From the shrill, oft-quoted rhetoric of accusing politicians of corruption, Arvind Kejriwal is now the next political leader in the making, and announced his foray into politics by making promises and asking people to pick him over existing political leaders.
But, does Arvind Kejriwal and his band of followers have it in them to engage in democratic politics? Is an honest anger against the malaise and corruption in the political establishment the only basis for a political party?
"The fight against corruption can't be the only thing for a political party. A political party is a party of governance. They should have a positive agenda. Right now, Arvind's idea of bringing power to the people sounds like rhetoric," said Harish Salve, Former Solicitor General of India, told CNN-IBN.
Salve said there was presently a lot of disjunction between what what is required in political parties, and what they stand for.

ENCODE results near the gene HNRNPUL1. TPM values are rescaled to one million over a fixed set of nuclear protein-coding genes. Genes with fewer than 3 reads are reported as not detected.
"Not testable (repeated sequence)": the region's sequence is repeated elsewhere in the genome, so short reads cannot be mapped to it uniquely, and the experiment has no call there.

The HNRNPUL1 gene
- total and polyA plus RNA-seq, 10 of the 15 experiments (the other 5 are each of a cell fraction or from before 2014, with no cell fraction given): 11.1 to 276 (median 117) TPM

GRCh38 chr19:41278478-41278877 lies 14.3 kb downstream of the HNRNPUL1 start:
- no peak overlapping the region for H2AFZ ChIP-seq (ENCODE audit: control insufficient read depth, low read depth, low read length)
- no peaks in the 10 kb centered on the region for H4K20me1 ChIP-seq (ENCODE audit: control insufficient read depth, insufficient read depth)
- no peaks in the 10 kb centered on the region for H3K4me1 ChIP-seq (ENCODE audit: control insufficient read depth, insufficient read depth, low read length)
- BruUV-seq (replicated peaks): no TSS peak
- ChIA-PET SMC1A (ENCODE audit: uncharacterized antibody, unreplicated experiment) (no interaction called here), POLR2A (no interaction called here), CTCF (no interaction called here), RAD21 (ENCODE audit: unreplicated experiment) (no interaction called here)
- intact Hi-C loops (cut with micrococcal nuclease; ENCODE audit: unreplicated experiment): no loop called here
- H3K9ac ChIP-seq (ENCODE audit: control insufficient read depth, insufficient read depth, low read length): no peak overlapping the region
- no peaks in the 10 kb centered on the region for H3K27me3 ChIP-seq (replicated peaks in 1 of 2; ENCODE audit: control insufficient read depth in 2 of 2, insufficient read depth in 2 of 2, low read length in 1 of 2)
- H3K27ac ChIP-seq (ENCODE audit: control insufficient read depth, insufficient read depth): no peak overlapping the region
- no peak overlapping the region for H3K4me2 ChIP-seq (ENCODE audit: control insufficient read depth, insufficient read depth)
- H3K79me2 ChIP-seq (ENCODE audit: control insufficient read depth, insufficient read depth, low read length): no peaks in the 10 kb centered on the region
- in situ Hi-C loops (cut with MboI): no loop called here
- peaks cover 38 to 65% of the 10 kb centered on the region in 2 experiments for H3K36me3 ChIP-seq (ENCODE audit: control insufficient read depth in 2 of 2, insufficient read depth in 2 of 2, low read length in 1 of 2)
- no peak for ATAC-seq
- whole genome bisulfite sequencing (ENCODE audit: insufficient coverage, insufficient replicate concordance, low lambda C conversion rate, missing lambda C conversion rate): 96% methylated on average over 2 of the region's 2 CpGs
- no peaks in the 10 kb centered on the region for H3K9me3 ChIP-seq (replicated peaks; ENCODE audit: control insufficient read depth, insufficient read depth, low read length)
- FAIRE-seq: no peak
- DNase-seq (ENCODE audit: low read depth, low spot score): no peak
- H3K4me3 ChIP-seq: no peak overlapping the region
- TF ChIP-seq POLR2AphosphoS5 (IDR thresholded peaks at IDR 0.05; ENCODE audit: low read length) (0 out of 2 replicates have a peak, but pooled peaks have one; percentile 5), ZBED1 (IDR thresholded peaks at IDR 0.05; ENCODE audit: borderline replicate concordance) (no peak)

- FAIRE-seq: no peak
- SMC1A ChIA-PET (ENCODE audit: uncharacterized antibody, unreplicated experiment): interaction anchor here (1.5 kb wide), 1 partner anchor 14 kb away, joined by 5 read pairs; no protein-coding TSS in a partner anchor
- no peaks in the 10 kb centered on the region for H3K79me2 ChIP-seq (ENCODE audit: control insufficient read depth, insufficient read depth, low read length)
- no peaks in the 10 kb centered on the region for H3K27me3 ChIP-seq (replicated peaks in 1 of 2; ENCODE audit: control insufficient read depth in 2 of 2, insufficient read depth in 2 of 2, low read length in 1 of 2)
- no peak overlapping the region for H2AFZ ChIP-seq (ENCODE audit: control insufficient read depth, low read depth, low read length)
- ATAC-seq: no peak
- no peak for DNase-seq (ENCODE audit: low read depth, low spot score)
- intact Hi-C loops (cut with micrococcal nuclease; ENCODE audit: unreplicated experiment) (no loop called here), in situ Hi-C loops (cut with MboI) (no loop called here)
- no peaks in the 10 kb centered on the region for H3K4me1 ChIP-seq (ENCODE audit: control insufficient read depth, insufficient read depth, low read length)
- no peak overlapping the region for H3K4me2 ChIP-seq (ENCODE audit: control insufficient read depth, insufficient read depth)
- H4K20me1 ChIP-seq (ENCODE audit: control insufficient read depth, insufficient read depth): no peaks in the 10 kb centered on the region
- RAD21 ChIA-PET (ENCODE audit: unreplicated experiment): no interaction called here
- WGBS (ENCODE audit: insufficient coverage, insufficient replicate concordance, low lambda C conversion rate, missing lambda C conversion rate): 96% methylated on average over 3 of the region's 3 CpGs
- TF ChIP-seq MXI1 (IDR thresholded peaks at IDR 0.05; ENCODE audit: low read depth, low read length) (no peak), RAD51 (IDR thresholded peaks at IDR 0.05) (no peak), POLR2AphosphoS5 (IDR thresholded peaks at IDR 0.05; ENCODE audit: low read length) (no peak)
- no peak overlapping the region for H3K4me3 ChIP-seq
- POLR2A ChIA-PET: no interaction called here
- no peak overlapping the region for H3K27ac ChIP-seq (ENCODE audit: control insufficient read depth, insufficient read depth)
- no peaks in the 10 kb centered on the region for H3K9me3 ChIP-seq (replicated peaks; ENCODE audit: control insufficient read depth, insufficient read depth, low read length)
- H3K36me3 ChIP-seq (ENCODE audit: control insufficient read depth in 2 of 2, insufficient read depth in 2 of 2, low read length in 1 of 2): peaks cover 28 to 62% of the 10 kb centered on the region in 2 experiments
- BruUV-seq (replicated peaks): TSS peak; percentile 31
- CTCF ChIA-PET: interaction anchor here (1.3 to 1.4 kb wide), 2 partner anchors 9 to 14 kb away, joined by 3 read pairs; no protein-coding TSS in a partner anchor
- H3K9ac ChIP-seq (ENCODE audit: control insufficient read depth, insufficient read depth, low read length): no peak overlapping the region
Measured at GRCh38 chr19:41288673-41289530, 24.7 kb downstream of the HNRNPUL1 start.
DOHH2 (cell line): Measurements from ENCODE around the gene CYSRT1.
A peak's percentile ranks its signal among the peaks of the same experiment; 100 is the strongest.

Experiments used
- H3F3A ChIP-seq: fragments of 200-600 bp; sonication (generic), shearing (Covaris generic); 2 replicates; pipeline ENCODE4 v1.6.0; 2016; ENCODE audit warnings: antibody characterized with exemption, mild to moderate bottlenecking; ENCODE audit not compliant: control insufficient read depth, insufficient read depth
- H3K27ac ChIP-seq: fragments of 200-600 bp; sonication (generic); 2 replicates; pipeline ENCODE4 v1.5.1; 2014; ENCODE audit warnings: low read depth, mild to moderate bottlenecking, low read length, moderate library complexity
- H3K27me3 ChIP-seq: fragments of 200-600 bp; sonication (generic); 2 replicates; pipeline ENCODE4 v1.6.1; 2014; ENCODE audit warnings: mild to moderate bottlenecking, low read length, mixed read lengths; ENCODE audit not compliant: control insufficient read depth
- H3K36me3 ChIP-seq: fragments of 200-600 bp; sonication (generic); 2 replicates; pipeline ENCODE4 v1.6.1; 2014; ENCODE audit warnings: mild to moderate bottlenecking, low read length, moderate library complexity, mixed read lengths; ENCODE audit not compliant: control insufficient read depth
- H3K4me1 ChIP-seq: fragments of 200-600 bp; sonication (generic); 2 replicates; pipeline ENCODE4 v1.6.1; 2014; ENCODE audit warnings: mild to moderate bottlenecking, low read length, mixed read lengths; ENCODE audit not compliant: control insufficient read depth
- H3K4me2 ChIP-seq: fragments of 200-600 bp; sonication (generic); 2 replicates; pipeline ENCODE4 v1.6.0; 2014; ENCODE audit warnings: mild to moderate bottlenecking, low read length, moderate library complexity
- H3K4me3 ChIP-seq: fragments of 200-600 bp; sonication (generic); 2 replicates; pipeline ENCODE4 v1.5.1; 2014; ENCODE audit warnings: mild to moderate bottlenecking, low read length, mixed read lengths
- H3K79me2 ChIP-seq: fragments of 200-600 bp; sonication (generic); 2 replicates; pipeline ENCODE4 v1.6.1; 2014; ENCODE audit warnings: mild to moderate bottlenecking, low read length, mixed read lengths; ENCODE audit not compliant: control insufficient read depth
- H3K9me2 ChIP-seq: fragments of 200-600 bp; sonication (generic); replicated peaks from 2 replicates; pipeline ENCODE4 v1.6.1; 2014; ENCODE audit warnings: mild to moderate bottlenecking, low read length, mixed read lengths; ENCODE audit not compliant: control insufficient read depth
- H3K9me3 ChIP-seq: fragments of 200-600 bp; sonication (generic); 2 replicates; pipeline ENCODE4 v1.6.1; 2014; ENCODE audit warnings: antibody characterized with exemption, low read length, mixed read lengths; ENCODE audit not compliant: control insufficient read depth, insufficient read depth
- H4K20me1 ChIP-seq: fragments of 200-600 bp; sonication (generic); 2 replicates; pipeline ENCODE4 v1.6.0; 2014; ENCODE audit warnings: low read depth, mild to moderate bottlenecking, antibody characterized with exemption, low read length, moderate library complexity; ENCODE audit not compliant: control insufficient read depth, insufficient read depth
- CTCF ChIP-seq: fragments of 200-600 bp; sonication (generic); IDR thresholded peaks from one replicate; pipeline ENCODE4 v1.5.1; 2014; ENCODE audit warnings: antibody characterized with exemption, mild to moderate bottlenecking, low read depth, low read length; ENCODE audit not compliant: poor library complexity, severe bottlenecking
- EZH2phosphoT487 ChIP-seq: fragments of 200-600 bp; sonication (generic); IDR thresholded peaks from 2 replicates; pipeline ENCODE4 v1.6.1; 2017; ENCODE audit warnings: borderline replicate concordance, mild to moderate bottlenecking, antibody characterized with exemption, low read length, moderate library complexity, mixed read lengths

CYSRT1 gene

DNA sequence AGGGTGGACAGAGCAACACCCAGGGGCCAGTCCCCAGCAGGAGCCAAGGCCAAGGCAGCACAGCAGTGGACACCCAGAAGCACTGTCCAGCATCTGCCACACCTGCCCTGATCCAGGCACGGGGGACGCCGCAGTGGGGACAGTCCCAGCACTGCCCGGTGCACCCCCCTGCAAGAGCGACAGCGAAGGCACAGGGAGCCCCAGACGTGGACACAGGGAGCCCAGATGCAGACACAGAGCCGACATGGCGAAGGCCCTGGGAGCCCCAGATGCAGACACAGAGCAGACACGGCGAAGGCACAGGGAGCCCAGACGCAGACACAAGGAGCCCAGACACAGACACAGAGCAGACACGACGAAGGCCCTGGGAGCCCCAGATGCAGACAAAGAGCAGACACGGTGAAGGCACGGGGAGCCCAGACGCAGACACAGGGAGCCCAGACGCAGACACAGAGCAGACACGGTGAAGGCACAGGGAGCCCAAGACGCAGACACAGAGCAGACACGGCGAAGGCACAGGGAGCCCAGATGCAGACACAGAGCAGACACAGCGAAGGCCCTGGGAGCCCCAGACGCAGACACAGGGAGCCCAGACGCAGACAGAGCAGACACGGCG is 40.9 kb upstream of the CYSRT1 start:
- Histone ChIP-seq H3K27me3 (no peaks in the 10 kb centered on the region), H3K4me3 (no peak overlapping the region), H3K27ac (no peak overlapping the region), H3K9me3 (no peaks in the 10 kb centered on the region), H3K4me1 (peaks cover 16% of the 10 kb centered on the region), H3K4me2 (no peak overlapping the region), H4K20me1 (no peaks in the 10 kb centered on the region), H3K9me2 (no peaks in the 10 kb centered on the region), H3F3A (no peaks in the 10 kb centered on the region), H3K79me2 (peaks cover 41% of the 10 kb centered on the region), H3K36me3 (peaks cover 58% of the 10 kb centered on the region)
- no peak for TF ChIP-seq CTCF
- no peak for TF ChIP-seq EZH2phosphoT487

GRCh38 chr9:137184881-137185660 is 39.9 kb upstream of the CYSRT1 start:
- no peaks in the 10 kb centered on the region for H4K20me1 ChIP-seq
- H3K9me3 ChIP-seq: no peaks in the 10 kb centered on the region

However, noted psephologist Yogendra Yadav, who has also been openly backing Kejriwal's initiative, says this situation is the result of a time lag in understanding language of a movement and a party
"Anger alone is counter-productive. But then given our history of sangharsh (struggle) in politics, thinking of governance alone could spell the death of politics," Yadav, member of IAC and senior fellow at Centre for Developing Societies in Delhi, said. .
When asked how IAC was planning to fight elections, Yogendra Yadav said that it would be unfair to believe that they would win elections in a day.
"We want to know whether small political parties can change the rules of the game," he said.